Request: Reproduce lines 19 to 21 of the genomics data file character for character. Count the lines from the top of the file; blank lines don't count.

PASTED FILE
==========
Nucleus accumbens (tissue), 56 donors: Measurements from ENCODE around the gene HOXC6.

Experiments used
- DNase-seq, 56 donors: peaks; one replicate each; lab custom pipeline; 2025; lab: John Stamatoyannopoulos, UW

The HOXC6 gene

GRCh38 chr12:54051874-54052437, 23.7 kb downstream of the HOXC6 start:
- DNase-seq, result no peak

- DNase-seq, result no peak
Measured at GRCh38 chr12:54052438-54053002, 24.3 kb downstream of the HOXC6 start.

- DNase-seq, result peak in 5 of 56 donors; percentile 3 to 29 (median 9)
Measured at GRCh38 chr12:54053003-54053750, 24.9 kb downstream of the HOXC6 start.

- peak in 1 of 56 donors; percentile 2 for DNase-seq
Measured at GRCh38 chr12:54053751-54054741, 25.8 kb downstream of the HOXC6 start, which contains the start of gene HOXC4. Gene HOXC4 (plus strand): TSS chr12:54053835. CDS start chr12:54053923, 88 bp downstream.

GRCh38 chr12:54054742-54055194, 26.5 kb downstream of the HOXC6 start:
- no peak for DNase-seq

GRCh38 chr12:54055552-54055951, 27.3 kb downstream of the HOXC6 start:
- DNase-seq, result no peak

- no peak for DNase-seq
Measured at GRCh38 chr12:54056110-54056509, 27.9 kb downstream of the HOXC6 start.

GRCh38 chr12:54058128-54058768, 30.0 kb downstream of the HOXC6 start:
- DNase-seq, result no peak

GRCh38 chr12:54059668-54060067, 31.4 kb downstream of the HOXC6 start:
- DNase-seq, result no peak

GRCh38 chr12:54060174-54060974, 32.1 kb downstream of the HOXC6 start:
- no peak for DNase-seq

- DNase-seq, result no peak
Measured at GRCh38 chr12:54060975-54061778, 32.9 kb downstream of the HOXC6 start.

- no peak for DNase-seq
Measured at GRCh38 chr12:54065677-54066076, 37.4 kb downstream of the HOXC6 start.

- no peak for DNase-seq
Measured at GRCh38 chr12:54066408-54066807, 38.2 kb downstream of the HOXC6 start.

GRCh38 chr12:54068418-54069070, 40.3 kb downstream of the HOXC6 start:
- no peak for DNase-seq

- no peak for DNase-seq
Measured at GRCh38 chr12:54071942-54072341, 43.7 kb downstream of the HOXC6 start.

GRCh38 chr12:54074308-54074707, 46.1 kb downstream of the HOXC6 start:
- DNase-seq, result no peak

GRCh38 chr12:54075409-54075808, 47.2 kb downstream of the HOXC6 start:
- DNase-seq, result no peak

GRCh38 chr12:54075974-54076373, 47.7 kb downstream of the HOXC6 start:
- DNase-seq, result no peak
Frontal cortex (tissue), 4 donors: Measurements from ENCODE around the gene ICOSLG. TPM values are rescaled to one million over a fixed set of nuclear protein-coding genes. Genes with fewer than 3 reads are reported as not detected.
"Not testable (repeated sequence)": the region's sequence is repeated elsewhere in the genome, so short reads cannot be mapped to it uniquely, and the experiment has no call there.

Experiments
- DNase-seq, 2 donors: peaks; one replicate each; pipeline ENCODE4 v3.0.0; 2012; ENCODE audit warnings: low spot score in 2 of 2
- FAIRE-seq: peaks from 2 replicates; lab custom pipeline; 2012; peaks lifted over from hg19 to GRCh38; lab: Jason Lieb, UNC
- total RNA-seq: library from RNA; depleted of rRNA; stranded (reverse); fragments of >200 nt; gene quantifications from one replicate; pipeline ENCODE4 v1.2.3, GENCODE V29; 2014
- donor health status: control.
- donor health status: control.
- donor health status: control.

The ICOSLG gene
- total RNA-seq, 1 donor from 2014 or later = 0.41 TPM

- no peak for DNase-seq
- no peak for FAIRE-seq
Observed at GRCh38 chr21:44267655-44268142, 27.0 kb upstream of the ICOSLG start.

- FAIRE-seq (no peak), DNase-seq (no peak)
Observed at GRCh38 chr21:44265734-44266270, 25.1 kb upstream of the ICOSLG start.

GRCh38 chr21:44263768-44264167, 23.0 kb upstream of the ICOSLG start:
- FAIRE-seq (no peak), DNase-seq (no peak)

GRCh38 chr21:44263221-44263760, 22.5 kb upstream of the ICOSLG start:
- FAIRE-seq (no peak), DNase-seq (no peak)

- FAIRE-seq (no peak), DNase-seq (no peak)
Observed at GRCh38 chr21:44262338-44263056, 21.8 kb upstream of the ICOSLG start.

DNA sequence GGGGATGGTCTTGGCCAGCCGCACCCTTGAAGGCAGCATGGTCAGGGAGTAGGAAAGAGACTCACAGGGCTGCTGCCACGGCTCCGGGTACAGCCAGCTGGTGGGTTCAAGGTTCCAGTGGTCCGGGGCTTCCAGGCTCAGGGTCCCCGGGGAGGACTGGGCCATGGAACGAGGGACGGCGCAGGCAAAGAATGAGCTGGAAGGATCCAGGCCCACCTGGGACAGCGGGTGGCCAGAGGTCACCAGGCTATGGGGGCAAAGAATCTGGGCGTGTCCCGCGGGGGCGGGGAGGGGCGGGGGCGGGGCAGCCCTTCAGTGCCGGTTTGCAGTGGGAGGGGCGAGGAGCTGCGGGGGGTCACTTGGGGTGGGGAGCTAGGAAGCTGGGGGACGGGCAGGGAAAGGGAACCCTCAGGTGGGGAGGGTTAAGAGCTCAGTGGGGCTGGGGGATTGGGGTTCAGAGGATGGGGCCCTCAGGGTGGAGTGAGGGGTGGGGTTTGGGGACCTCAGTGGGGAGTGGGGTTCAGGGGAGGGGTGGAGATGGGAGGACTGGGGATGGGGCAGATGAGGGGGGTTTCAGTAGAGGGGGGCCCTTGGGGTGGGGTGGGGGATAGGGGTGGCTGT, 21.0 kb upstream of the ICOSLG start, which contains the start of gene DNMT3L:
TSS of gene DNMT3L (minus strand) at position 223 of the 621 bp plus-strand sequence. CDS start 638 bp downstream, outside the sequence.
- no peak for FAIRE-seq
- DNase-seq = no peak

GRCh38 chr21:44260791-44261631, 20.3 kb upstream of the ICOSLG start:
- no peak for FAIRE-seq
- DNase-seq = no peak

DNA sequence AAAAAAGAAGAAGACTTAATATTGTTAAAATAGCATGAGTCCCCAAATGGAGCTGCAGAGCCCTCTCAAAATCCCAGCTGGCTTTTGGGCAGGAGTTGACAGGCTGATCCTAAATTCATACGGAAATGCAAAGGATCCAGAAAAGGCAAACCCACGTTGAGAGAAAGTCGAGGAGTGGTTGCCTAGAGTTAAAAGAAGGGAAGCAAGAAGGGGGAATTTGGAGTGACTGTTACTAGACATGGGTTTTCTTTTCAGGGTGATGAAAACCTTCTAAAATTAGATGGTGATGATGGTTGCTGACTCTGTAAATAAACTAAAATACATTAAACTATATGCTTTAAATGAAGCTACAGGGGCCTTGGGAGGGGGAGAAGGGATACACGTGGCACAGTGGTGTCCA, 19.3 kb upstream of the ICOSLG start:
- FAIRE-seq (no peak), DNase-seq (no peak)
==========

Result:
GRCh38 chr12:54058128-54058768, 30.0 kb downstream of the HOXC6 start:
- DNase-seq, result no peak

GRCh38 chr12:54059668-54060067, 31.4 kb downstream of the HOXC6 start: